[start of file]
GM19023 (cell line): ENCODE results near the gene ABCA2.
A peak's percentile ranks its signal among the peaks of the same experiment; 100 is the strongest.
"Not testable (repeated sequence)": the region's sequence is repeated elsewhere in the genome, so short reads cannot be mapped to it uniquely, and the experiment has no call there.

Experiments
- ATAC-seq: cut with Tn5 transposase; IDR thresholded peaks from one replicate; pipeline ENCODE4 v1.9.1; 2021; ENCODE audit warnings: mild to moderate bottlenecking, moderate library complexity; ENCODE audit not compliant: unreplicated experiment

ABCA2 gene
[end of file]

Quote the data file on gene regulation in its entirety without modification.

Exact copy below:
GM19023 (cell line): ENCODE results near the gene ABCA2.
A peak's percentile ranks its signal among the peaks of the same experiment; 100 is the strongest.
"Not testable (repeated sequence)": the region's sequence is repeated elsewhere in the genome, so short reads cannot be mapped to it uniquely, and the experiment has no call there.

Experiments
- ATAC-seq: cut with Tn5 transposase; IDR thresholded peaks from one replicate; pipeline ENCODE4 v1.9.1; 2021; ENCODE audit warnings: mild to moderate bottlenecking, moderate library complexity; ENCODE audit not compliant: unreplicated experiment

ABCA2 gene